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I know the issue of circular imports in python has come up many times before and I have read these discussions. The comment that is made repeatedly in these discussions is that a circular import is a sign of a bad design and the code should be reorganised to avoid the circular import.

Could someone tell me how to avoid a circular import in this situation?: I have two classes and I want each class to have a constructor (method) which takes an instance of the other class and returns an instance of the class.

More specifically, one class is mutable and one is immutable. The immutable class is needed for hashing, comparing and so on. The mutable class is needed to do things too. This is similar to sets and frozensets or to lists and tuples.

I could put both class definitions in the same module. Are there any other suggestions?

A toy example would be class A which has an attribute which is a list and class B which has an attribute which is a tuple. Then class A has a method which takes an instance of class B and returns an instance of class A (by converting the tuple to a list) and similarly class B has a method which takes an instance of class A and returns an instance of class B (by converting the list to a tuple).

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2  
Could you give an example? I'm having trouble following you. –  robert Sep 7 '11 at 15:51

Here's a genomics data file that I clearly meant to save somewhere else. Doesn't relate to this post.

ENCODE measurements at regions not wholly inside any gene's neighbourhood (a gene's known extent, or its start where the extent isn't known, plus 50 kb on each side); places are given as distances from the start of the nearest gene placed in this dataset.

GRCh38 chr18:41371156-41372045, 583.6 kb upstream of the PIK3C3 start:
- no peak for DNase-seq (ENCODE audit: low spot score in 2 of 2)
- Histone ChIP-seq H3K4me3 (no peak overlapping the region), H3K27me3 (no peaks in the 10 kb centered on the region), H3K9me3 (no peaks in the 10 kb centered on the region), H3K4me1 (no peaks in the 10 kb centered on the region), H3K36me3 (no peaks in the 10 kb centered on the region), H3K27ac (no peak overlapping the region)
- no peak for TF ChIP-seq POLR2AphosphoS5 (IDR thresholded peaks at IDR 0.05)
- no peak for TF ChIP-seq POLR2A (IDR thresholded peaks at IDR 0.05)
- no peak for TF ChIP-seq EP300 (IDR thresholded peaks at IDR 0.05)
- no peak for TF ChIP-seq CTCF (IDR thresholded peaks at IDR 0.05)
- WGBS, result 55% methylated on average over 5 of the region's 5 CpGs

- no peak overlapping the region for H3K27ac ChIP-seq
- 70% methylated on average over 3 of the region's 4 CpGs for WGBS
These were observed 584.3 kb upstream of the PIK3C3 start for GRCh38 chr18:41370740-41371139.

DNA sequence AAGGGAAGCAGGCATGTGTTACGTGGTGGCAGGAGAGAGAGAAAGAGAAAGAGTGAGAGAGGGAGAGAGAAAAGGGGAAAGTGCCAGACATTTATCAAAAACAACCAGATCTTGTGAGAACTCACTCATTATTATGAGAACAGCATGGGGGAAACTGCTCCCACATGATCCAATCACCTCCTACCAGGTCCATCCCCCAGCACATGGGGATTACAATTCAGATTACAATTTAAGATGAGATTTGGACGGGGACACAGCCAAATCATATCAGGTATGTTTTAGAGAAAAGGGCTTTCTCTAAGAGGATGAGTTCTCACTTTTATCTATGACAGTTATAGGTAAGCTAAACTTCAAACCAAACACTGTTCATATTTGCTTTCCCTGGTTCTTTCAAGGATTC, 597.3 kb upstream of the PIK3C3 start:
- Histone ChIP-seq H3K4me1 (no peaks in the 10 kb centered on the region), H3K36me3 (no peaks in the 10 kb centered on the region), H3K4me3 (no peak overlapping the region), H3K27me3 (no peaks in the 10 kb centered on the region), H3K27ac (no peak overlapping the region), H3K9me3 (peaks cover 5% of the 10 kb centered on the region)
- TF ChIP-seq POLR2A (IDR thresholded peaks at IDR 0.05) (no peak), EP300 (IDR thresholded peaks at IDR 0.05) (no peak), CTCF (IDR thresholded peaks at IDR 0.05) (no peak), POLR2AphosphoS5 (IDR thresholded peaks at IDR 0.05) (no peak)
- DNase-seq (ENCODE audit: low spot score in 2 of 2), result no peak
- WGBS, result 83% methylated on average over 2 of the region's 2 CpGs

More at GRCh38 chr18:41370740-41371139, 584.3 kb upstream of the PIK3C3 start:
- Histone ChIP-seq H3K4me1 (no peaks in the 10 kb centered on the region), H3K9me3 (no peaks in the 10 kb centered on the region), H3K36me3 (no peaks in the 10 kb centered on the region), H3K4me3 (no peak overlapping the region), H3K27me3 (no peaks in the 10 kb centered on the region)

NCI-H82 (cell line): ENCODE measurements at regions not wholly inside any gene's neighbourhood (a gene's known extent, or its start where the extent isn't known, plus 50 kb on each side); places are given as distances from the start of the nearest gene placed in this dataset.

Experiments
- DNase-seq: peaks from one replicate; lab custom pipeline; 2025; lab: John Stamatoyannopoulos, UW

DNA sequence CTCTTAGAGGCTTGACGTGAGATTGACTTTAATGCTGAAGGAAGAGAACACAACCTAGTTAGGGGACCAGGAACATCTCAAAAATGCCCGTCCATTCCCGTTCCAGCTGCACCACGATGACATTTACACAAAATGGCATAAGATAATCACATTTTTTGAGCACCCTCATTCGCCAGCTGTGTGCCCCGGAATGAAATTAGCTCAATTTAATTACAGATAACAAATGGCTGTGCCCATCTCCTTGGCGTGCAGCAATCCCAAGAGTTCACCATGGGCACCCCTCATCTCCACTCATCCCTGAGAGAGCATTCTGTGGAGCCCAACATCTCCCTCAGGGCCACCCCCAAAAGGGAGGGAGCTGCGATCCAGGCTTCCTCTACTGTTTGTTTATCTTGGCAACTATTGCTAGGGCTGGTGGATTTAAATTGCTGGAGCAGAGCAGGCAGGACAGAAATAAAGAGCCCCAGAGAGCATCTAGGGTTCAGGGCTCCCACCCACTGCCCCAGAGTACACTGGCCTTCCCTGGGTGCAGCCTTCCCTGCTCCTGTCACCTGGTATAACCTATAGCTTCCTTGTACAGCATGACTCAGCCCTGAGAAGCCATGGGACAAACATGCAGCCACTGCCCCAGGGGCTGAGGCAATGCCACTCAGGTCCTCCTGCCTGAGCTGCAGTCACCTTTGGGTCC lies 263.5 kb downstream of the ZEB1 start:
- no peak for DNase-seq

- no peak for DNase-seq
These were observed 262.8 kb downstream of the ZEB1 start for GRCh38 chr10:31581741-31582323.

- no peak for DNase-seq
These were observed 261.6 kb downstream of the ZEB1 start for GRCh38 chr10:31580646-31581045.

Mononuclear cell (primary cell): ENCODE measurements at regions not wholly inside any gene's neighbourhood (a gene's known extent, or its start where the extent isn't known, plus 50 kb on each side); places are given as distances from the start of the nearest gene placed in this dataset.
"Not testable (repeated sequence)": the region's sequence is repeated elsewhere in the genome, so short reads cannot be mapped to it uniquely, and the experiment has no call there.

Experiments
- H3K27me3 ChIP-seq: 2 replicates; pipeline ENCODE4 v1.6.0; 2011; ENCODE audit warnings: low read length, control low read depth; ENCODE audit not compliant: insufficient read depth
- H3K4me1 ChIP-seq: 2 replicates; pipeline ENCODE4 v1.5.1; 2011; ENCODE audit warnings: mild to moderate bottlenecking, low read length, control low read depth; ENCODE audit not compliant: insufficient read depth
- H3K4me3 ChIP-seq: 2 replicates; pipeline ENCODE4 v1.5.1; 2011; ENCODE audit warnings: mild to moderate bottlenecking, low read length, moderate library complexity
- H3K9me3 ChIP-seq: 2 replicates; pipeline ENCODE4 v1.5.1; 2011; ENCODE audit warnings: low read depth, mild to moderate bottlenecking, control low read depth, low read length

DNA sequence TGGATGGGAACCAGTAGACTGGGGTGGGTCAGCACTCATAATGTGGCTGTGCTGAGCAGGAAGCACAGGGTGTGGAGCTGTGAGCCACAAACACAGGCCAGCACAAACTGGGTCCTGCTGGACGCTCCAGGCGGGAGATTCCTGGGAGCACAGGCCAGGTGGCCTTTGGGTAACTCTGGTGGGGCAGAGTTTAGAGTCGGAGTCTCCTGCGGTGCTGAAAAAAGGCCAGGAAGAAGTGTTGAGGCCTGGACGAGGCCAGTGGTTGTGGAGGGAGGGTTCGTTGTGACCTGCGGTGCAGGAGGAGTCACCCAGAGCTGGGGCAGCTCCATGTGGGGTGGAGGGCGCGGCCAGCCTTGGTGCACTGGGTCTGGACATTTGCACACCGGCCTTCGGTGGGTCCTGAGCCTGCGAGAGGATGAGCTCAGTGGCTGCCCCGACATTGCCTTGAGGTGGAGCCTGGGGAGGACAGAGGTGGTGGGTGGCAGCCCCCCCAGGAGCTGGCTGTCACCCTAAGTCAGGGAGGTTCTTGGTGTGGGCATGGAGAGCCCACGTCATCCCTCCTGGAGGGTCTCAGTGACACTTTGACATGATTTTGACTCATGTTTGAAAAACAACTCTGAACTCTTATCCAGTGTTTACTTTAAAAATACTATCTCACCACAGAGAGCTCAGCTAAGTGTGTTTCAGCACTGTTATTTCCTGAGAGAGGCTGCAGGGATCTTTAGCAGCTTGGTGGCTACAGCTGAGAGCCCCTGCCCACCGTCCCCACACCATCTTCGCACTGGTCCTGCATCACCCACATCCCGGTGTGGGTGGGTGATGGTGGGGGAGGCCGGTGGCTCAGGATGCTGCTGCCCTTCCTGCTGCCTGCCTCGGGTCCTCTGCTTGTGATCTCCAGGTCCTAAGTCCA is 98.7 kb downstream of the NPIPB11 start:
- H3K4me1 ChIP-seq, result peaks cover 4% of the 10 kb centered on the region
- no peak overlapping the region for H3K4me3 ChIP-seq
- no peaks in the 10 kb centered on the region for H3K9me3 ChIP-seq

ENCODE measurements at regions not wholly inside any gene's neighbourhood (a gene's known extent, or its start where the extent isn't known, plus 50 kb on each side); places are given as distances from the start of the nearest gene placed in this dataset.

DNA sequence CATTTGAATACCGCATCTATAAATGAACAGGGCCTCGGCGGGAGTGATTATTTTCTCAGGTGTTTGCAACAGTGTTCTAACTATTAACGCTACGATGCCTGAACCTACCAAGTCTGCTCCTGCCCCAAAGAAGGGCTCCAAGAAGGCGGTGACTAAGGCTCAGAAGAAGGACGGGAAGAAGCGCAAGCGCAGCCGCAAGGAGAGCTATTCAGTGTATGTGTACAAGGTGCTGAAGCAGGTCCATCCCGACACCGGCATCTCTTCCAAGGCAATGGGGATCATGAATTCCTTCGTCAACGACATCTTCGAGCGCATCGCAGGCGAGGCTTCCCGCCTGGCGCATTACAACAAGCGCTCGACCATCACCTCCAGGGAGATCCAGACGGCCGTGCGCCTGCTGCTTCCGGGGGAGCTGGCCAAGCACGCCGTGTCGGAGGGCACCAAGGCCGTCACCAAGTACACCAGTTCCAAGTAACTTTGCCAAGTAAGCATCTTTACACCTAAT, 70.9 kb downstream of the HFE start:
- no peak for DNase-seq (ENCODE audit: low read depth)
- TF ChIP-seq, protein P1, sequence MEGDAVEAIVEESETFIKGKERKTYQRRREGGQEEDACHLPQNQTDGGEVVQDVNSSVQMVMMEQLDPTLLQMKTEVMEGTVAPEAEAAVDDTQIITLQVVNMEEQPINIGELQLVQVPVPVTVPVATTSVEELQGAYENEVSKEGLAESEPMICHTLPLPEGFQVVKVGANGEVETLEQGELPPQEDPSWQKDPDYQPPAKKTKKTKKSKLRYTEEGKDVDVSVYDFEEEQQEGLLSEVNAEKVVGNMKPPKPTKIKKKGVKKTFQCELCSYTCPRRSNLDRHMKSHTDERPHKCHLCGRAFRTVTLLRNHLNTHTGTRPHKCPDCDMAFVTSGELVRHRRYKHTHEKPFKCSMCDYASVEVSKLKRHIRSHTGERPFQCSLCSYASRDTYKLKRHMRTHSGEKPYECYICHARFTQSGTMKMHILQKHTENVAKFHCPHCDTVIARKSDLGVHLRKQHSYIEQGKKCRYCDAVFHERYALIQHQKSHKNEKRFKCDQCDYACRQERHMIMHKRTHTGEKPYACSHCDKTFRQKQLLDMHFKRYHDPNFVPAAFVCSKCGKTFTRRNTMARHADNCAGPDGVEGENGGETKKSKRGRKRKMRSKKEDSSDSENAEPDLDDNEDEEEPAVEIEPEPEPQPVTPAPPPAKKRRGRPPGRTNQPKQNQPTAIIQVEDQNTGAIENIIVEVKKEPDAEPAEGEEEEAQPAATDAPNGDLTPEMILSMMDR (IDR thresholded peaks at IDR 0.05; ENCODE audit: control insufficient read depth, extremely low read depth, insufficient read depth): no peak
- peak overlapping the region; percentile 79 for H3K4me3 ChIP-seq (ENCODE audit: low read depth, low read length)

possible duplicate of Python: Circular (or cyclic) imports –  S.Lott Sep 7 '11 at 16:09

1 Answer 1

up vote 28 down vote accepted

Only import the module, don't import from the module:

Consider a.py:

import b

class A:
    def bar(self):
        return b.B()

and b.py:

import a

class B:
    def bar(self):
        return a.A()

This works perfectly fine.

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Thanks, that is helpful - I think I have got it! –  BWW Sep 7 '11 at 16:19
    
Wow!! Thanks, I knew the trick putting one of the "from imports" causing the circular import error at the bottom of the module, but this is better! –  Caumons Jul 1 '13 at 14:01
7  
Doesn't seem to work with submodules import foobar.mod_a and import foobar.mod_b doesn't work like described above. –  Nick Oct 2 '13 at 0:39

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